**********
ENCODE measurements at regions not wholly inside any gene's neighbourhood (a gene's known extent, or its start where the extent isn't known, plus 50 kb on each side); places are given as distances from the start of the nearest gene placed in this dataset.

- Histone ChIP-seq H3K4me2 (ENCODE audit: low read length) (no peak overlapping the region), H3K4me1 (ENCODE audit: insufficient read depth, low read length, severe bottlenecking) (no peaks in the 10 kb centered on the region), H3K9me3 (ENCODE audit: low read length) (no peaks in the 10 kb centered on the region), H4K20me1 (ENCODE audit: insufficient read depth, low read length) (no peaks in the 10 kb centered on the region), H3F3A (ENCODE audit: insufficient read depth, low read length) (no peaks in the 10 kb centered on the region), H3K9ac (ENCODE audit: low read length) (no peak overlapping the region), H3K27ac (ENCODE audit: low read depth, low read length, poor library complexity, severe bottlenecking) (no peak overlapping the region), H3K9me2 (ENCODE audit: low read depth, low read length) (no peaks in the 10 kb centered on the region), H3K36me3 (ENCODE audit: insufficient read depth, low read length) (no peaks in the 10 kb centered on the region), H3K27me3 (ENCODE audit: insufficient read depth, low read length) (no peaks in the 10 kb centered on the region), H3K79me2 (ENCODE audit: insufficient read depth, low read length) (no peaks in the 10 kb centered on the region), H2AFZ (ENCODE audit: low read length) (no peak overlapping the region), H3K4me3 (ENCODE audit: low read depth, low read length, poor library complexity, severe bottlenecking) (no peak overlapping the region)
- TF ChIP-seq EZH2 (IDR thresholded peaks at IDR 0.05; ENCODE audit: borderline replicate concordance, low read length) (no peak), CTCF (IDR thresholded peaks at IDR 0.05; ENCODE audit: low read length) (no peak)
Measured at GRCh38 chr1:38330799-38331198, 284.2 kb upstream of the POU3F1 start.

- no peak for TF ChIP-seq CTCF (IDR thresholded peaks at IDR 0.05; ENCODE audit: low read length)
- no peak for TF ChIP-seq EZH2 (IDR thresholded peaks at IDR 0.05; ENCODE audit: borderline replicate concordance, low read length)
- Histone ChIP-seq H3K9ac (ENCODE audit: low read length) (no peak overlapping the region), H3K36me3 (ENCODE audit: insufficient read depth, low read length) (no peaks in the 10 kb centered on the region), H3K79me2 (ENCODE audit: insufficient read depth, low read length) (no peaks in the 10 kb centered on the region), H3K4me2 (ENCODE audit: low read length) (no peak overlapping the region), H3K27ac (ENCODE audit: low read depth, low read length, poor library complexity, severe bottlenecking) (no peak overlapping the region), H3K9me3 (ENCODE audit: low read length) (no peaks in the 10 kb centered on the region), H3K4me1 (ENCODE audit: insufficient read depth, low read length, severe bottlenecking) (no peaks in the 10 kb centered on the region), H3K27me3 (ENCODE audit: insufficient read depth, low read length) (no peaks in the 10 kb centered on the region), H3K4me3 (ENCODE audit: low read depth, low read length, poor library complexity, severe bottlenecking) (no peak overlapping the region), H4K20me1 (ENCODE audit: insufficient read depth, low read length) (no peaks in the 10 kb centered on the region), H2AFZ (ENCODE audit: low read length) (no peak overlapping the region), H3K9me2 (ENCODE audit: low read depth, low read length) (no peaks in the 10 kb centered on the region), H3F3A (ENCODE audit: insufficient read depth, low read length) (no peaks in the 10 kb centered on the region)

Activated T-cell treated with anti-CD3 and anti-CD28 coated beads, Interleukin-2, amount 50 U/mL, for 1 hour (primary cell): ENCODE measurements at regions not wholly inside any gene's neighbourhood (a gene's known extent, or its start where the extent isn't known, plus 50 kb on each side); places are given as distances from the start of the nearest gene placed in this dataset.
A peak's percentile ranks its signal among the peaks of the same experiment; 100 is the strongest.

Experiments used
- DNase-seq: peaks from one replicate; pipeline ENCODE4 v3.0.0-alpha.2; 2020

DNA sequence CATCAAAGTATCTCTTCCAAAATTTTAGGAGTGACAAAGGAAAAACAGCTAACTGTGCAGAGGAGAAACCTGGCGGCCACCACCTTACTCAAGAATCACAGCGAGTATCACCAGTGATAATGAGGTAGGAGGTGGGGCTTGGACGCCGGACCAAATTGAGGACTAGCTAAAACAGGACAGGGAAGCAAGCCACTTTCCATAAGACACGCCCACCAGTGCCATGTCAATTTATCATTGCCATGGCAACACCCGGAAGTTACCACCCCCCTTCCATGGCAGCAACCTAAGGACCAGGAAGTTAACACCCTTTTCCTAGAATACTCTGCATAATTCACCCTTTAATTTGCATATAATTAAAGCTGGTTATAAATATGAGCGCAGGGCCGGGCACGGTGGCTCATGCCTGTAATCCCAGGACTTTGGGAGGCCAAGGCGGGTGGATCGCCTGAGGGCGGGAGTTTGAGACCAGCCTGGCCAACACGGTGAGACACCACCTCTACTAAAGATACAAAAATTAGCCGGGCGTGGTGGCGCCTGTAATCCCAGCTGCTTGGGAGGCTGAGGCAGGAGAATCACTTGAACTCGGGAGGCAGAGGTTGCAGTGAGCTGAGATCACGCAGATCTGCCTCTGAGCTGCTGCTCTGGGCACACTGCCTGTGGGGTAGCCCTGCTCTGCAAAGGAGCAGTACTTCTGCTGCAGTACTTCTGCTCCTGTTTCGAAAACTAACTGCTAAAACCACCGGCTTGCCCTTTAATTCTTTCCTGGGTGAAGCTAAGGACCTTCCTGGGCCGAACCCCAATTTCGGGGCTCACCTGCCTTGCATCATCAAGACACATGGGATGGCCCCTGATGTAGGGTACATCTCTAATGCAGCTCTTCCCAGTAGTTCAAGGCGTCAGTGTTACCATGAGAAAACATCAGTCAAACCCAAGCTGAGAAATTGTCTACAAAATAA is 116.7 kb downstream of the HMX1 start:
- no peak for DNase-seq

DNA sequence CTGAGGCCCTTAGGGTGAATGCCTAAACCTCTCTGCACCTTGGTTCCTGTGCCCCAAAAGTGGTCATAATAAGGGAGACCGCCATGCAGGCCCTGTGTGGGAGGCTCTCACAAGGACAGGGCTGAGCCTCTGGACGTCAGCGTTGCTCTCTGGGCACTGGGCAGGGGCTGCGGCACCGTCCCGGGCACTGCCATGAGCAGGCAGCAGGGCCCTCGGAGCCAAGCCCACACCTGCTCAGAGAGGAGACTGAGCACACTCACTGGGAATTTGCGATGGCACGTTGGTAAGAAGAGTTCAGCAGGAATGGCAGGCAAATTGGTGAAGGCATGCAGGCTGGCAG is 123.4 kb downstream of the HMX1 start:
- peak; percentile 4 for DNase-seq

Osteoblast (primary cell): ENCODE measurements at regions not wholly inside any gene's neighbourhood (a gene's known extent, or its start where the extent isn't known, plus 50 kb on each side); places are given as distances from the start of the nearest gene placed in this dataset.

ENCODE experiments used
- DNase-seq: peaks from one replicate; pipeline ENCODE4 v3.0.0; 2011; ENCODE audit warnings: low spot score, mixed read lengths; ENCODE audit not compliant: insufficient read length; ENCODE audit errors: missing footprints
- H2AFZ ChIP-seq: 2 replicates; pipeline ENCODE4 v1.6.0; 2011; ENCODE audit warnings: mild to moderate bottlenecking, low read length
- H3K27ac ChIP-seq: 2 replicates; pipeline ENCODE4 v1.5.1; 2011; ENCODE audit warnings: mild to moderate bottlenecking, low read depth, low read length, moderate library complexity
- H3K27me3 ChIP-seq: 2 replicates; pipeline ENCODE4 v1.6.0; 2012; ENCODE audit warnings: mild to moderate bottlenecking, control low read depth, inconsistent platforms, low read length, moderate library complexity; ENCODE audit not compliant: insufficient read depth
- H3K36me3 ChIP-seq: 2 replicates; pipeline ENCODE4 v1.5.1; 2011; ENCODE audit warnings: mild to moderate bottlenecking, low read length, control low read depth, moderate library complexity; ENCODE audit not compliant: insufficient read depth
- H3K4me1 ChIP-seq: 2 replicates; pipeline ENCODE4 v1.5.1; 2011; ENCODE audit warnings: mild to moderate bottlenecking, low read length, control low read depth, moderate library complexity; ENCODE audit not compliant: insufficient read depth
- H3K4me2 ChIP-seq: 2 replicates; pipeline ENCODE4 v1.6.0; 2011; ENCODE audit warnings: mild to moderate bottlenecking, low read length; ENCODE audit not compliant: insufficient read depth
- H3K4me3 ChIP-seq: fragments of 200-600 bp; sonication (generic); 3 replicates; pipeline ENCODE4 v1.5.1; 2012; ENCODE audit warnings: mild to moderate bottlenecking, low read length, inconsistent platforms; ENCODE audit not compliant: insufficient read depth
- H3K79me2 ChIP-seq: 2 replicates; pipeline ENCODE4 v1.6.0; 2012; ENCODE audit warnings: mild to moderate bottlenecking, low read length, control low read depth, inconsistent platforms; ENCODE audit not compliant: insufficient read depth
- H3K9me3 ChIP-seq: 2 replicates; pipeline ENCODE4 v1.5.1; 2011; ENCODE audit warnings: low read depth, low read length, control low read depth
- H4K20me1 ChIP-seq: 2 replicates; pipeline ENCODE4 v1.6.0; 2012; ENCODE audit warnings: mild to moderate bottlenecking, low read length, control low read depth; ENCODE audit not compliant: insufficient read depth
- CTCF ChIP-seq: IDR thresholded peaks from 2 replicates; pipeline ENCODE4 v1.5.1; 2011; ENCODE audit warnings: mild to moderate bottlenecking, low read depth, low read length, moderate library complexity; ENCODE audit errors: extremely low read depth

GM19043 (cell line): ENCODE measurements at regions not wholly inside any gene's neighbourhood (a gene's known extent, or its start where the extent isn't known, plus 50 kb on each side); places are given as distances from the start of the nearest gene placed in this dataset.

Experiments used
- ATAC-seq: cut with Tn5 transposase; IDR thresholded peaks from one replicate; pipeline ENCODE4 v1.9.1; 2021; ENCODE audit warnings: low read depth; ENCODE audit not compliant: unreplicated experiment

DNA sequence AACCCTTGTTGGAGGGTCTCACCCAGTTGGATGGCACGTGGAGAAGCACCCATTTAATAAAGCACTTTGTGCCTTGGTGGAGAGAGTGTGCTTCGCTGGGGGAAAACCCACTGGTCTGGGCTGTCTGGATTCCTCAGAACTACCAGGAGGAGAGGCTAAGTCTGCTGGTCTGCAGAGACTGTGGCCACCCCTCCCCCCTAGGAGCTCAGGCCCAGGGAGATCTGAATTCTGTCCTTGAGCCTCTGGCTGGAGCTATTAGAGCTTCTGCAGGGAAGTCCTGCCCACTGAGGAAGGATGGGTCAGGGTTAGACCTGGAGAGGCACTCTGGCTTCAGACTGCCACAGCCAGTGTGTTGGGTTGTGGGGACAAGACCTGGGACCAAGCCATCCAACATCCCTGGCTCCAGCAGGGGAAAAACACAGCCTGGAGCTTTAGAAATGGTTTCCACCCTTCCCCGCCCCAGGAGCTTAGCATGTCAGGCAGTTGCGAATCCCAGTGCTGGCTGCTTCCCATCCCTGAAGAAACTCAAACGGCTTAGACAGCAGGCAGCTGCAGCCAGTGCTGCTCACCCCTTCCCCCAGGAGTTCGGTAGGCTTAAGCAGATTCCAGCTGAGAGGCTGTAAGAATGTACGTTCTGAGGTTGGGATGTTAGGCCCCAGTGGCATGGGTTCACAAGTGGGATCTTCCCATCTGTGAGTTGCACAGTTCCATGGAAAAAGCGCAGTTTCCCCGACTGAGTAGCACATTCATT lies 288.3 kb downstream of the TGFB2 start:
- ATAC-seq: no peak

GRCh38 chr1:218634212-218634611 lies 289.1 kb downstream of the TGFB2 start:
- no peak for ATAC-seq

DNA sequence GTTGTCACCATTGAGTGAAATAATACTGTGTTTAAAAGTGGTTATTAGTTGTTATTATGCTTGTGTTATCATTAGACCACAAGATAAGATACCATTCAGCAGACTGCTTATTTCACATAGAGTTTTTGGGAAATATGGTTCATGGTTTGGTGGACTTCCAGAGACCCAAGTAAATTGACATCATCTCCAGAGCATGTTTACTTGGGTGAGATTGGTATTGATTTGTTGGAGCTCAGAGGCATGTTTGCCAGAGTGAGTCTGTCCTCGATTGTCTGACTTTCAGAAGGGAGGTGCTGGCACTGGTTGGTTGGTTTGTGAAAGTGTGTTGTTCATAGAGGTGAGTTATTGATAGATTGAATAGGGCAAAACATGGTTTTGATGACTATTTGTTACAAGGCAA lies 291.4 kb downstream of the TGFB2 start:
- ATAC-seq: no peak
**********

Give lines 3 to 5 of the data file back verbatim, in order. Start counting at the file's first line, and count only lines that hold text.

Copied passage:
- TF ChIP-seq EZH2 (IDR thresholded peaks at IDR 0.05; ENCODE audit: borderline replicate concordance, low read length) (no peak), CTCF (IDR thresholded peaks at IDR 0.05; ENCODE audit: low read length) (no peak)
Measured at GRCh38 chr1:38330799-38331198, 284.2 kb upstream of the POU3F1 start.

- no peak for TF ChIP-seq CTCF (IDR thresholded peaks at IDR 0.05; ENCODE audit: low read length)